The study of genetic variants that contribute to autism has been greatly facilitated by repositories of DNA collected from people with the disorder and their families in clinical settings. Epidemiologic studies take this a step further by collecting data from entire communities; these types of studies provide a more comprehensive description of autism's clinical symptoms and genetic variation than those that only include children who have already been diagnosed. Large-scale population studies are particularly valuable, as they allow researchers to conduct risk assessments for a broad range of people.
Young Shin Kim, of Yale University, and her colleagues are currently undertaking such an effort in Cheonan, South Korea. Their study will take advantage of the ongoing Korean Environmental Studies I and II, which have obtained blood or saliva samples from 10,000 6- to 12-year-old Korean children. Kim's team plans to collect autism phenotype data — from standard behavioral measures such as the Social Responsiveness Scale and Autism Spectrum Screening Questionnaire — as well as DNA from biological samples from all 10,000 children.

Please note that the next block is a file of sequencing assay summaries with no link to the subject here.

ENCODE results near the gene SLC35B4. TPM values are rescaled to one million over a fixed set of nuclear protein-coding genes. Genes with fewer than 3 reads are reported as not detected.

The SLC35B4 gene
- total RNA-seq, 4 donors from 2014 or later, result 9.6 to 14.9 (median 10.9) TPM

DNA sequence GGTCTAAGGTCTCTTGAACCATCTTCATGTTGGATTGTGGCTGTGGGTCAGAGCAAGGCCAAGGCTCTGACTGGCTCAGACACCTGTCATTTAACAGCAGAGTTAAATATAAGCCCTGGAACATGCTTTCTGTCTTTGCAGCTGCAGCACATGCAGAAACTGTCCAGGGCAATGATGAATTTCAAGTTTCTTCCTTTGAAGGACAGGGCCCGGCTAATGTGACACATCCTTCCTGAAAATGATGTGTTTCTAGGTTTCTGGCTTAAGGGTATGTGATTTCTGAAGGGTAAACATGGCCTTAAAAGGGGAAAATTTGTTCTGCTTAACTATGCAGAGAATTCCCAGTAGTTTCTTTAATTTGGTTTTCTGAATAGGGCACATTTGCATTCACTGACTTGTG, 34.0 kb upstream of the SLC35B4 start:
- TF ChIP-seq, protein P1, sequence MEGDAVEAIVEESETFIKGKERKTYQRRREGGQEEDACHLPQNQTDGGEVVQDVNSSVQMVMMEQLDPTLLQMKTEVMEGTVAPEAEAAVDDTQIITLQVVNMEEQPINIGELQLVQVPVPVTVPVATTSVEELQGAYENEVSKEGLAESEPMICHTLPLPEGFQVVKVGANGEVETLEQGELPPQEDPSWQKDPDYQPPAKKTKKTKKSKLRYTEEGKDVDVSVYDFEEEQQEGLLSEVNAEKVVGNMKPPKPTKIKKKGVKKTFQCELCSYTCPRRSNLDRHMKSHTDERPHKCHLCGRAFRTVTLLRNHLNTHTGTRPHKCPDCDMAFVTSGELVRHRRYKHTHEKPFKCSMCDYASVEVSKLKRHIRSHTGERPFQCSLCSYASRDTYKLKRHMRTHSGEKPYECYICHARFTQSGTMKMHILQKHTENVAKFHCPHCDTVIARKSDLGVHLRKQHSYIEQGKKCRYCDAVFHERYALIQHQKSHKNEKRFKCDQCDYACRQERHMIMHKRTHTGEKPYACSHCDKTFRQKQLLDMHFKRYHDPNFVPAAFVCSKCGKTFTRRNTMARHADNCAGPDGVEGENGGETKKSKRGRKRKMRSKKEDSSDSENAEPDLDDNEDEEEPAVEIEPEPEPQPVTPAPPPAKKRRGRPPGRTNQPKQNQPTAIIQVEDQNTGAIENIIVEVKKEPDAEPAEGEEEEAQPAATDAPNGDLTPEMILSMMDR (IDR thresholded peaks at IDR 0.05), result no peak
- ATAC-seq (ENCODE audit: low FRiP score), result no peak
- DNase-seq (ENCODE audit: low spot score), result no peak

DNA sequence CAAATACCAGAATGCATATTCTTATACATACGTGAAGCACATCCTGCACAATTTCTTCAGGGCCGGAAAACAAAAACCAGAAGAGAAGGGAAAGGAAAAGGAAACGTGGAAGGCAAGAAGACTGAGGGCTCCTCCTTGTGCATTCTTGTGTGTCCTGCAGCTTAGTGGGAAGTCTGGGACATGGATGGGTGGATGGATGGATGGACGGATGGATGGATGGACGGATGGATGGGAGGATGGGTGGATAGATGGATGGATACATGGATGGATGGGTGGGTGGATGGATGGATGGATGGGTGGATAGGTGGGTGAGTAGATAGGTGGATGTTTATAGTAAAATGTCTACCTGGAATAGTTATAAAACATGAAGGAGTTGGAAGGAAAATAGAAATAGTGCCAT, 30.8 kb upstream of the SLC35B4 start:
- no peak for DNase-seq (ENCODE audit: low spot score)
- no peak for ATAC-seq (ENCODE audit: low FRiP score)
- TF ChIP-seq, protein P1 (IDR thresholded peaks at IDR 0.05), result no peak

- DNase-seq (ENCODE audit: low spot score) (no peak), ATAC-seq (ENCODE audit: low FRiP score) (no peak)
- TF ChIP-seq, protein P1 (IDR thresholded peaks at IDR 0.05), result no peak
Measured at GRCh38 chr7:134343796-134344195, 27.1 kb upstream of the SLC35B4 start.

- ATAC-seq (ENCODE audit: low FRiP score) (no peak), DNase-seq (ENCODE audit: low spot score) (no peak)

In a relatively short time — the project is expected to take 18 to 24 months — the researchers will have assembled a huge repository of autism-related data from a genetically homogeneous cohort; Koreans originate from a single population, and marriage to people of other ethnicities is uncommon. The researchers believe this consistency boosts the statistical power of their data and provides a unique resource for discovering both common and rare genetic variants that cause or increase the risk of autism, understanding how these genes underlie the disorder's clinical traits, assessing the distribution of these traits and variants, and uncovering gene-environment interactions that lead to development of the disorder.